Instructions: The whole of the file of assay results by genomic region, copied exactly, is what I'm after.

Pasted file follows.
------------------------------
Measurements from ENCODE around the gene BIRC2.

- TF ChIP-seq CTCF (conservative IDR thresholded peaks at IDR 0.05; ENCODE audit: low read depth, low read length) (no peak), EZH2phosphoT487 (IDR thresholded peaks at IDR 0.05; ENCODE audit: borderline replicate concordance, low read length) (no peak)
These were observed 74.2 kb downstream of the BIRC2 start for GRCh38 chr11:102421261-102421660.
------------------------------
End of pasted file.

Measurements from ENCODE around the gene BIRC2.

- TF ChIP-seq CTCF (conservative IDR thresholded peaks at IDR 0.05; ENCODE audit: low read depth, low read length) (no peak), EZH2phosphoT487 (IDR thresholded peaks at IDR 0.05; ENCODE audit: borderline replicate concordance, low read length) (no peak)
These were observed 74.2 kb downstream of the BIRC2 start for GRCh38 chr11:102421261-102421660.